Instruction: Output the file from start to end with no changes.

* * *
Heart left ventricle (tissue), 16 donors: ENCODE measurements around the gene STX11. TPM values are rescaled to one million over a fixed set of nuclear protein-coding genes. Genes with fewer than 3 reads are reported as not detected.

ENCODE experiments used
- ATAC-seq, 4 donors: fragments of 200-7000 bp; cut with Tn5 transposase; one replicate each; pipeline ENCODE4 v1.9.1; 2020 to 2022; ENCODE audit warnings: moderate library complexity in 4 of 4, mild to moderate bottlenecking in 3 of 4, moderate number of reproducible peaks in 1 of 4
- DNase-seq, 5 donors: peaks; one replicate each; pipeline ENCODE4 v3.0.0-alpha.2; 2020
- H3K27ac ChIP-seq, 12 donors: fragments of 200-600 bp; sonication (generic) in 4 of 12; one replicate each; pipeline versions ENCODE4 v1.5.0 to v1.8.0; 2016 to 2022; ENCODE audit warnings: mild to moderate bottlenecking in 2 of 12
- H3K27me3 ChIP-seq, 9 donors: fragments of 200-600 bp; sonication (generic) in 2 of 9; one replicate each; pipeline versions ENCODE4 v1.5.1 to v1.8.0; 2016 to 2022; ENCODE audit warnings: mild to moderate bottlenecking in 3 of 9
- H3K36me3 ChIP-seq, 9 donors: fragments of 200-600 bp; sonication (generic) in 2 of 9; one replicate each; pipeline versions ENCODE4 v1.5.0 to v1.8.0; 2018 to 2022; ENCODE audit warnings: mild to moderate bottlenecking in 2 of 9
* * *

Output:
Heart left ventricle (tissue), 16 donors: ENCODE measurements around the gene STX11. TPM values are rescaled to one million over a fixed set of nuclear protein-coding genes. Genes with fewer than 3 reads are reported as not detected.

ENCODE experiments used
- ATAC-seq, 4 donors: fragments of 200-7000 bp; cut with Tn5 transposase; one replicate each; pipeline ENCODE4 v1.9.1; 2020 to 2022; ENCODE audit warnings: moderate library complexity in 4 of 4, mild to moderate bottlenecking in 3 of 4, moderate number of reproducible peaks in 1 of 4
- DNase-seq, 5 donors: peaks; one replicate each; pipeline ENCODE4 v3.0.0-alpha.2; 2020
- H3K27ac ChIP-seq, 12 donors: fragments of 200-600 bp; sonication (generic) in 4 of 12; one replicate each; pipeline versions ENCODE4 v1.5.0 to v1.8.0; 2016 to 2022; ENCODE audit warnings: mild to moderate bottlenecking in 2 of 12
- H3K27me3 ChIP-seq, 9 donors: fragments of 200-600 bp; sonication (generic) in 2 of 9; one replicate each; pipeline versions ENCODE4 v1.5.1 to v1.8.0; 2016 to 2022; ENCODE audit warnings: mild to moderate bottlenecking in 3 of 9
- H3K36me3 ChIP-seq, 9 donors: fragments of 200-600 bp; sonication (generic) in 2 of 9; one replicate each; pipeline versions ENCODE4 v1.5.0 to v1.8.0; 2018 to 2022; ENCODE audit warnings: mild to moderate bottlenecking in 2 of 9